Why You Need More Mindfulness during Stroke Recovery

Why You Need More Mindfulness during Stroke Recovery

For those who are unfamiliar with mindfulness, we’ll begin with a simple definition:

Mindfulness is the intentional, nonjudgmental, focused awareness of this moment, centered on openness and acceptance of your inner experiences.

And if you’d like to know more, listen to Jon Kabat-Zinn – the founder of mindfulness-based stress reduction – explain what mindfulness is.

Now… what does this have to do with stroke recovery?

See if you can relate to this:

Mindfulness in Rehab

Before stroke, you could exercise while also performing a bunch of other tasks, like listening to music, talking to your friend, and thinking about your next activity.

After stroke, you can only exercise while focusing on exercising.

Can you relate to this? If so, try considering the possibility that you could be onto something here. Something really positive.

What if only focusing on exercise while you’re exercising is the best thing that ever happened?

(Seriously consider it.)

Mindfulness matters because when we aren’t fully present with ourselves, we’re not fully engaged with what we’re doing.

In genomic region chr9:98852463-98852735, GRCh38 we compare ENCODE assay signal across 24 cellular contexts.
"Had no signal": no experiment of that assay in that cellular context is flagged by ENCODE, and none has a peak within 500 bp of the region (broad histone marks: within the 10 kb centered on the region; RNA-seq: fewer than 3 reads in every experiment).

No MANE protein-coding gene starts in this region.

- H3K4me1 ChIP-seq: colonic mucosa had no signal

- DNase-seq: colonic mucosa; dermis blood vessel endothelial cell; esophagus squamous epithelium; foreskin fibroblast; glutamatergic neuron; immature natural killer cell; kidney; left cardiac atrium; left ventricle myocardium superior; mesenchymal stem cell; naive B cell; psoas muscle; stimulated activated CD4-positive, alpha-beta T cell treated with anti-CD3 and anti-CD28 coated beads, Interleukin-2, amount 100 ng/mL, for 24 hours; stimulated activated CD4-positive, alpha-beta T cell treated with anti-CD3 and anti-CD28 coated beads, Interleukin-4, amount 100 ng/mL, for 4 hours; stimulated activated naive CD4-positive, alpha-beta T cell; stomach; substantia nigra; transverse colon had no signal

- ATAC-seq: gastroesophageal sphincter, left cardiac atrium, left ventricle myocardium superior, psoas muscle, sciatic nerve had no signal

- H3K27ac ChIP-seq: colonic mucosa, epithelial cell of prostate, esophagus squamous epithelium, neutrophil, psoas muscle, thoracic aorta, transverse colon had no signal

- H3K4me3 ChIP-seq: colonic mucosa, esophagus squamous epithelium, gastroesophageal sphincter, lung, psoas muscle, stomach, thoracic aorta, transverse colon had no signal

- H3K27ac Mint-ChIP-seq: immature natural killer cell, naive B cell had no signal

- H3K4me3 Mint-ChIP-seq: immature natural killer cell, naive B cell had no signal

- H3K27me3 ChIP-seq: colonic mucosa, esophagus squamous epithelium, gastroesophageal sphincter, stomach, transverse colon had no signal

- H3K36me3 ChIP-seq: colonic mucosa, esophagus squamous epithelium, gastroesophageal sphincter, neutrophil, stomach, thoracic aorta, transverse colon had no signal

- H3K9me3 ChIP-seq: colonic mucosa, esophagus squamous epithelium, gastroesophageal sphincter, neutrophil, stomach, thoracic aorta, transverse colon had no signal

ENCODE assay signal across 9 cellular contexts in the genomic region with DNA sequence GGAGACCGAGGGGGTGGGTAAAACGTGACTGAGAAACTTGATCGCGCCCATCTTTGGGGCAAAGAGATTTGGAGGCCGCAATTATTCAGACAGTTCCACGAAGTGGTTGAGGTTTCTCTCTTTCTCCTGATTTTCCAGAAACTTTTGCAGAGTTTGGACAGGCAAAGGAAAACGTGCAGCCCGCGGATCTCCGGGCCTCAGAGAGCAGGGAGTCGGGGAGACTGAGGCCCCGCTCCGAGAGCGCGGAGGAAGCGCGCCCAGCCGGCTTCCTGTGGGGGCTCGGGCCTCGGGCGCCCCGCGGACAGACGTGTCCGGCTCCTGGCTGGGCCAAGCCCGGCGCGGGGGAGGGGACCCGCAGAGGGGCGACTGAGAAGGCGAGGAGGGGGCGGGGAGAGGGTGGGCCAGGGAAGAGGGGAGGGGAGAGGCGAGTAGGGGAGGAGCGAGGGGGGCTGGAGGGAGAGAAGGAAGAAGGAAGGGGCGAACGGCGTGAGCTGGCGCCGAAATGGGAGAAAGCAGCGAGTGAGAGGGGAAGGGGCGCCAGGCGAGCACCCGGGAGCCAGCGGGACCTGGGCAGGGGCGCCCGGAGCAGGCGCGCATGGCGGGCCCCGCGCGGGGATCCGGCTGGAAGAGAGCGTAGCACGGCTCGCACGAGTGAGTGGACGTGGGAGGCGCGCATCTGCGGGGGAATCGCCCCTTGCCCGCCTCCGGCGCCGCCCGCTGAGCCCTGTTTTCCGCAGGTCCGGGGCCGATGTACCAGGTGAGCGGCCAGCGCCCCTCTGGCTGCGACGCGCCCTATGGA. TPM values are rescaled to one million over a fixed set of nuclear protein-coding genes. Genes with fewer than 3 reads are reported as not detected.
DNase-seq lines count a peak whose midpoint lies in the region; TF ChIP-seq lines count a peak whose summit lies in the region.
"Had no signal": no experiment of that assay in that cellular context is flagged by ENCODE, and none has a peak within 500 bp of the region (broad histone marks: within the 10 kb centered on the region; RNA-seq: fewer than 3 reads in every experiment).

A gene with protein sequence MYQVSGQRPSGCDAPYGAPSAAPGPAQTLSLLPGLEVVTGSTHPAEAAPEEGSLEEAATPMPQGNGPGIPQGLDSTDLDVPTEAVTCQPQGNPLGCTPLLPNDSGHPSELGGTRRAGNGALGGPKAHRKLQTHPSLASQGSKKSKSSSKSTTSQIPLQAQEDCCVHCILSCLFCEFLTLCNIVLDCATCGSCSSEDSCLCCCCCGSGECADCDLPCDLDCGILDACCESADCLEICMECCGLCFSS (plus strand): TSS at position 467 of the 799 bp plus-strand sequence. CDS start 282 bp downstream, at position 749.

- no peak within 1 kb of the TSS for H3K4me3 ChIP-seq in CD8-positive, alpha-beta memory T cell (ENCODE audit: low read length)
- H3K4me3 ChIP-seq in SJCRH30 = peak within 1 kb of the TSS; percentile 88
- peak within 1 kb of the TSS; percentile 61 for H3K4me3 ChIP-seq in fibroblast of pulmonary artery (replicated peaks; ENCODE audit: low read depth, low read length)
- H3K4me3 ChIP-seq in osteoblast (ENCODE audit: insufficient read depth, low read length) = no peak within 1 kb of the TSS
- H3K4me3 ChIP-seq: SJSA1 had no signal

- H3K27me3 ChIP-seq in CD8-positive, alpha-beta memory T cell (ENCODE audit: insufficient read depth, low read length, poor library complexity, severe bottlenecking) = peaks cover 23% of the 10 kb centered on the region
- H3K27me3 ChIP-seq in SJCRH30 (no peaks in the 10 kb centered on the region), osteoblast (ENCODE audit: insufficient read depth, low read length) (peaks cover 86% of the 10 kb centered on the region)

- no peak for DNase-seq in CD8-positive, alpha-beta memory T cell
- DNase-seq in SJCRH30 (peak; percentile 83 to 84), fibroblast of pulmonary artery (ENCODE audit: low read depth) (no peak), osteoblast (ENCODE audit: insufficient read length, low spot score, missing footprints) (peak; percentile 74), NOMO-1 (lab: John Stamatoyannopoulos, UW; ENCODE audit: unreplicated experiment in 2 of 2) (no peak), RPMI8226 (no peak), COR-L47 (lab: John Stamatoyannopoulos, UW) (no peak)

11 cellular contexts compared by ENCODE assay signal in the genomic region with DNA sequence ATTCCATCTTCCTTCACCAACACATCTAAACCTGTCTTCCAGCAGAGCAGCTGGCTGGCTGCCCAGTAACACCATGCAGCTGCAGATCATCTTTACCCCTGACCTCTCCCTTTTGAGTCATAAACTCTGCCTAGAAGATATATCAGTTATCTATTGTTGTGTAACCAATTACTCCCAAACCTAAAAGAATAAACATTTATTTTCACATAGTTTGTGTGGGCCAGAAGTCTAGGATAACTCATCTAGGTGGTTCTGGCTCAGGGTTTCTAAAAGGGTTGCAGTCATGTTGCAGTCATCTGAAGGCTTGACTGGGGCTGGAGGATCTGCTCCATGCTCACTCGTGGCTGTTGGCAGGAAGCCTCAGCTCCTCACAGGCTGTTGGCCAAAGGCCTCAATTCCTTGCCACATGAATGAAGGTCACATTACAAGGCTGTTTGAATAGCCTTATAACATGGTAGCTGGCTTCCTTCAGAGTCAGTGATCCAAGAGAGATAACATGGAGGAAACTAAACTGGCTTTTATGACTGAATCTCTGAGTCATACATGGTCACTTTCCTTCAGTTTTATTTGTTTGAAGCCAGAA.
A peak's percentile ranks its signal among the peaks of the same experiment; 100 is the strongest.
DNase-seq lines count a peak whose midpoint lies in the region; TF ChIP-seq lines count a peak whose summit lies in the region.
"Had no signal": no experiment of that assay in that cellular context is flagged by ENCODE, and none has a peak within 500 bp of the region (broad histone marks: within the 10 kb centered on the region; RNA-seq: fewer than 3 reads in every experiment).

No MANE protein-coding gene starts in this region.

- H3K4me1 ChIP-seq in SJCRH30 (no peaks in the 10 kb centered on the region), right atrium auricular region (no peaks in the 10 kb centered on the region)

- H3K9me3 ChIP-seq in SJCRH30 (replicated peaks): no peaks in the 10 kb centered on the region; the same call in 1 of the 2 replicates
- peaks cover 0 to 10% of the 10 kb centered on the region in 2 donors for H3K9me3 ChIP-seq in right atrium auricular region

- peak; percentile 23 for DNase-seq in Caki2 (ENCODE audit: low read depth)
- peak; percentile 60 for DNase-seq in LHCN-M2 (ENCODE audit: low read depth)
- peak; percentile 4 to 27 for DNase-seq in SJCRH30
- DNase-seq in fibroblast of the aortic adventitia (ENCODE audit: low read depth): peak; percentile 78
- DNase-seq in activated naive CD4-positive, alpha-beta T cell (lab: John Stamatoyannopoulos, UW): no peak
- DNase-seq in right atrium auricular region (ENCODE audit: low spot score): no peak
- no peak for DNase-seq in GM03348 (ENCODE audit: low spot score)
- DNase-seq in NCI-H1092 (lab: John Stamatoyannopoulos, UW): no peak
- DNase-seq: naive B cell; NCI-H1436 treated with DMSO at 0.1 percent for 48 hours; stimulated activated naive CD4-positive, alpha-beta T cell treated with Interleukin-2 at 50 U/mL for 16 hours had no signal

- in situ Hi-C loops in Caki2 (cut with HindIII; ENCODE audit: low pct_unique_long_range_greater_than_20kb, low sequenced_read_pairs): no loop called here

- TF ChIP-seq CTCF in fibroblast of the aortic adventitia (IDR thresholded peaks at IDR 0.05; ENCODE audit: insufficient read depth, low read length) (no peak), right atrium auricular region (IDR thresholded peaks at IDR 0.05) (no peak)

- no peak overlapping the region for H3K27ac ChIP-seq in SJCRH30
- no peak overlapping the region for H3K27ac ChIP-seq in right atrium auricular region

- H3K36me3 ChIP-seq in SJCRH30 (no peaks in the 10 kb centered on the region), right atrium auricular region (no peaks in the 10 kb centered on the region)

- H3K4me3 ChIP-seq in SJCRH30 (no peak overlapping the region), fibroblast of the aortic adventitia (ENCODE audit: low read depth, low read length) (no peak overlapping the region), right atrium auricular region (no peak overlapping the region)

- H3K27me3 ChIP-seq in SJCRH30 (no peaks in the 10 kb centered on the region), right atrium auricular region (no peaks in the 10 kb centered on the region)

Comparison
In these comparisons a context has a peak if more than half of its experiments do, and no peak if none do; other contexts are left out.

We’re away, somewhere else with our thoughts, fluttering around in the past or future. We’re not here – and here is the only place where healing happens.

To further drive this point, we’ll dig into scientifically-proven reasons why mindfulness is good for you and your recovery.

Your Brain on Mindfulness

When we practice mindfulness repeatedly, our brain changes – in very good ways.

In a general sense, the more we practice mindfulness, the better our brain becomes at being mindful. This is because neuroplasticity causes our brain to shape itself according to what we repeatedly focus on.

Therefore, the more we practice mindfulness, awareness, and presence – the better we get at being mindful, aware, and present.

To dig into the specifics, the left frontal activity of the brain is enhanced when we practice mindfulness-based stress reduction. This ‘left-shift,’ as they call it, causes the brain to move into an ‘approach state.’

And in this approach state, we move toward, instead of away from, challenging situations.

What This Means for You

Can you imagine what this means for stroke recovery?

By changing your brain with mindfulness, it will help you lean in to rehab. Instead of feeling overwhelmed or anxious about the challenges of rehab, you’ll find an increasing capacity to take it head on.

You will also learn how to approach these negative emotions with openness and acceptance instead of resistance, which will help them go away faster – leaving even more energy for your recovery.

Are you sold on the benefits of mindfulness for stroke recovery?

We hope so. And up next, you’ll learn how to put this lifestyle into practice.

Part 2: How to Be More Mindful during Stroke Recovery